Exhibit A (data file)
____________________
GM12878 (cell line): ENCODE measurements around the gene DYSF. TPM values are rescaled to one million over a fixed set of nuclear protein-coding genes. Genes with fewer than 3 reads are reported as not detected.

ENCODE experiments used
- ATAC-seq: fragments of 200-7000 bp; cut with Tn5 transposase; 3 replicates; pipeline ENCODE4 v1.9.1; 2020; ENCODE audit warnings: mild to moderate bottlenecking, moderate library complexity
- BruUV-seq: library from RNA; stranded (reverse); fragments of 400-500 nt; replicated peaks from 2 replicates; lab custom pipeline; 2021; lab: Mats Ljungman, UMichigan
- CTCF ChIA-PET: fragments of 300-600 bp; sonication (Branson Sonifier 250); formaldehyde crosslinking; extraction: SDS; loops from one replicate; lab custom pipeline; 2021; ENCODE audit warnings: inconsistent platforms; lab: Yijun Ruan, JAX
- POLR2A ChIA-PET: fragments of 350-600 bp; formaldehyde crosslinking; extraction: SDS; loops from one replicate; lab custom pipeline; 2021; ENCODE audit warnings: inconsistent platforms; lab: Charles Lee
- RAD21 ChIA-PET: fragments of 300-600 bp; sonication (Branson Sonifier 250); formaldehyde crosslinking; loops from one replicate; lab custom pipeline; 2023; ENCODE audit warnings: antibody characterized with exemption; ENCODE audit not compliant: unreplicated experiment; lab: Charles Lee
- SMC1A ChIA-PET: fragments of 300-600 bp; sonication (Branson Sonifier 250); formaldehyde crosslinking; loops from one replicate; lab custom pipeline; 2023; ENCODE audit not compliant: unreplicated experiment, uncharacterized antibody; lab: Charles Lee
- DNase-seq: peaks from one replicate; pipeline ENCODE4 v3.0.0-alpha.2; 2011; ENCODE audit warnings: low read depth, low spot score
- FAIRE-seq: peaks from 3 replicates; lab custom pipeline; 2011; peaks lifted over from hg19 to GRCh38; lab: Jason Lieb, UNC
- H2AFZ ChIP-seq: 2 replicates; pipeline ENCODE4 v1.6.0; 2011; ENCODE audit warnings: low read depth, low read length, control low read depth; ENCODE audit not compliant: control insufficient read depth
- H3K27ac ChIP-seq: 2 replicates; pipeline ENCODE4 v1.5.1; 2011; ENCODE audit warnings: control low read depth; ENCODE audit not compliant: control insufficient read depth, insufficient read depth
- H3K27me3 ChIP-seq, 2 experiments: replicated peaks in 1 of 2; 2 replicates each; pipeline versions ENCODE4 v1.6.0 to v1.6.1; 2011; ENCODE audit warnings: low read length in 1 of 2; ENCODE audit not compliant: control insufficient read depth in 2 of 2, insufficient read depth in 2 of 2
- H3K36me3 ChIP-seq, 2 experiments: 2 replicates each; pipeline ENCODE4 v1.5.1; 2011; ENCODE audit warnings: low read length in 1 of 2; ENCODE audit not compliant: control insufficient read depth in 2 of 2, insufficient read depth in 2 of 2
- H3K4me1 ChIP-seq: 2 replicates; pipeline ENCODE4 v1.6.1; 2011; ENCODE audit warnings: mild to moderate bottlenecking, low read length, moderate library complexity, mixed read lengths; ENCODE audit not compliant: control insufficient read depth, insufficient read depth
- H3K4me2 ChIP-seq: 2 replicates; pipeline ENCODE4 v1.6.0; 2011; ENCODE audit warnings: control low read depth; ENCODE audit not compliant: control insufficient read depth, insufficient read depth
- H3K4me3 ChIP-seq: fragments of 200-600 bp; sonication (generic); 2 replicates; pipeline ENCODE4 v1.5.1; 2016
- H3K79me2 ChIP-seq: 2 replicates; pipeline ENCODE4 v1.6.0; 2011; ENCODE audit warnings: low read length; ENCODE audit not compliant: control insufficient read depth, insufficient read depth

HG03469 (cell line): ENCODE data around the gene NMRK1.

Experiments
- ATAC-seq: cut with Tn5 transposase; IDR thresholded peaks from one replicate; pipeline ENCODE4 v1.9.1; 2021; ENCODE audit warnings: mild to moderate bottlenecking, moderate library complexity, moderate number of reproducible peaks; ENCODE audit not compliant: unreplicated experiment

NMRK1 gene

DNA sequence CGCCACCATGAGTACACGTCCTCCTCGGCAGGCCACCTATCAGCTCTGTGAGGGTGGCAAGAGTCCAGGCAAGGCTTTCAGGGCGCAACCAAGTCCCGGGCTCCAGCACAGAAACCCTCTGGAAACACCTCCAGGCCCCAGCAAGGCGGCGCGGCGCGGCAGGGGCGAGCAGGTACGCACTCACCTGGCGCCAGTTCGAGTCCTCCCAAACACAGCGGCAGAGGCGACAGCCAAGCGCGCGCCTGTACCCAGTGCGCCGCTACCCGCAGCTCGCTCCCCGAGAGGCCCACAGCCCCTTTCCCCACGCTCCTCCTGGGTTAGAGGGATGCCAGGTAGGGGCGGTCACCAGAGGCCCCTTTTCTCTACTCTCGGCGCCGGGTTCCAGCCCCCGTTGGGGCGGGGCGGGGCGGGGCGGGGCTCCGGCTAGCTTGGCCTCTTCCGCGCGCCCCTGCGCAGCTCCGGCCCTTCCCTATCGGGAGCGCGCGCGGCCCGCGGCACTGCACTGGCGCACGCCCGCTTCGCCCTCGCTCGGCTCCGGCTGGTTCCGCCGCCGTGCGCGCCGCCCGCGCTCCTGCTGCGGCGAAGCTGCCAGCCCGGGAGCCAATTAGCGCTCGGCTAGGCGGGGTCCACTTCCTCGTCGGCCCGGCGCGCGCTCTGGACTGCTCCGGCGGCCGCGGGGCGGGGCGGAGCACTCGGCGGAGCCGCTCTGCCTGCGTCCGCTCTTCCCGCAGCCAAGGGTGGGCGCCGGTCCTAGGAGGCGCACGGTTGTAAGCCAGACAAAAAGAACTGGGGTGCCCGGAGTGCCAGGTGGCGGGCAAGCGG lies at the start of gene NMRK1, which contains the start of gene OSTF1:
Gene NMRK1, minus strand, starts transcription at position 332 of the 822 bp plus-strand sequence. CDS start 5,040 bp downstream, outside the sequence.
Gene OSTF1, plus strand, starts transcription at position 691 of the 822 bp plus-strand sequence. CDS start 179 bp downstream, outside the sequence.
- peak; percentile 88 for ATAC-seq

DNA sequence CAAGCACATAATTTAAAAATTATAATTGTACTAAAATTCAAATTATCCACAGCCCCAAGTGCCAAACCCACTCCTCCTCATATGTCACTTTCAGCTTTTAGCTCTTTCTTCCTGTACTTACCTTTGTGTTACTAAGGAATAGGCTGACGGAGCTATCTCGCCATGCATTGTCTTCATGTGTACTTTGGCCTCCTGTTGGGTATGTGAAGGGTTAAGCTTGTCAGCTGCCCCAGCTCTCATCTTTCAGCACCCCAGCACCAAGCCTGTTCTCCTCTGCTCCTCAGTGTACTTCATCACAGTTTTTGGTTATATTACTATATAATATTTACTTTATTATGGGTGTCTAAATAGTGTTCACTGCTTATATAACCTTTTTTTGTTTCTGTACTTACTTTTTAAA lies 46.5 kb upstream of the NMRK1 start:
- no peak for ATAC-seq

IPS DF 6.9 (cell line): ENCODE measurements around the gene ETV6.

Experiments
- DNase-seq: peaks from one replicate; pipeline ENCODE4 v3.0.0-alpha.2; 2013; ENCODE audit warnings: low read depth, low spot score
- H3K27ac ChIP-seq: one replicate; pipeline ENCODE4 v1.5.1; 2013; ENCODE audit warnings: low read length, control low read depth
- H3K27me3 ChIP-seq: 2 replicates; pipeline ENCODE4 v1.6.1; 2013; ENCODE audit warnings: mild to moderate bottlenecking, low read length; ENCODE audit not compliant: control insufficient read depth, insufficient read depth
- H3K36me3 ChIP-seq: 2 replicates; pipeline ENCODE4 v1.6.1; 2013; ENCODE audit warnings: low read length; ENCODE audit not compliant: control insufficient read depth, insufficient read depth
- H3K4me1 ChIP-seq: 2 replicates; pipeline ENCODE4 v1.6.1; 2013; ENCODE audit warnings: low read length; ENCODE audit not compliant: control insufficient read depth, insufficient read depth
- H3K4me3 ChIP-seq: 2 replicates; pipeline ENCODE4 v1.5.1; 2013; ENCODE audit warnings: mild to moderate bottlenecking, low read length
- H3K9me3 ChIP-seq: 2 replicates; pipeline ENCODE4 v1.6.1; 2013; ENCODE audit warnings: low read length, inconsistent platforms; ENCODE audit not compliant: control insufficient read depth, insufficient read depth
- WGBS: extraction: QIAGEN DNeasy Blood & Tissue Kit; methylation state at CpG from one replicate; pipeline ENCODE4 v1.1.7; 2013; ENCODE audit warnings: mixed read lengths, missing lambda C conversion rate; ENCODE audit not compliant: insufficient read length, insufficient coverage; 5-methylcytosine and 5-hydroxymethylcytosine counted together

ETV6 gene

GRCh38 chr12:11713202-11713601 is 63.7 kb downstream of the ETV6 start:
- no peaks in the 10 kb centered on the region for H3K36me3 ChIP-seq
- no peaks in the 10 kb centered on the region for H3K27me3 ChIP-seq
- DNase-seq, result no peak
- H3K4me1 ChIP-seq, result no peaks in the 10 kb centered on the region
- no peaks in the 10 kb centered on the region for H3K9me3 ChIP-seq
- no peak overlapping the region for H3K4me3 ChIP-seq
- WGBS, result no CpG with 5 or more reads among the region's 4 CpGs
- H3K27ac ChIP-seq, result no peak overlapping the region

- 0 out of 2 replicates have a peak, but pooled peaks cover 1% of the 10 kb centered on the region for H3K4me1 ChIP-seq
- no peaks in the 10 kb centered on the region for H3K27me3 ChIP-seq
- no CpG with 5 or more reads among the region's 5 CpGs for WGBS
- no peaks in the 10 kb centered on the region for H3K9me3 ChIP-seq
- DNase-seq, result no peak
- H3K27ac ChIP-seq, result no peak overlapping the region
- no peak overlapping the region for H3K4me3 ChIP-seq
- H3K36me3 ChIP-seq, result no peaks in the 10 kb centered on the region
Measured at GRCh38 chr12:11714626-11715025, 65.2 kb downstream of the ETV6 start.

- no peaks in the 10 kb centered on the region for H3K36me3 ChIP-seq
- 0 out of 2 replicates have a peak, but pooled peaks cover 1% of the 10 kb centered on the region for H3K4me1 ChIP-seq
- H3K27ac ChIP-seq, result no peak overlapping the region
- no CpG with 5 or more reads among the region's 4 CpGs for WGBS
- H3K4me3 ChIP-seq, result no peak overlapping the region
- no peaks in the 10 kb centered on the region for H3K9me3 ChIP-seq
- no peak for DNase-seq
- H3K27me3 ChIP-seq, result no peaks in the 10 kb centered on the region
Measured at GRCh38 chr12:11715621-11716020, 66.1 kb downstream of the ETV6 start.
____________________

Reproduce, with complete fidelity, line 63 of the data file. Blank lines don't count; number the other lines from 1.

- no peaks in the 10 kb centered on the region for H3K9me3 ChIP-seq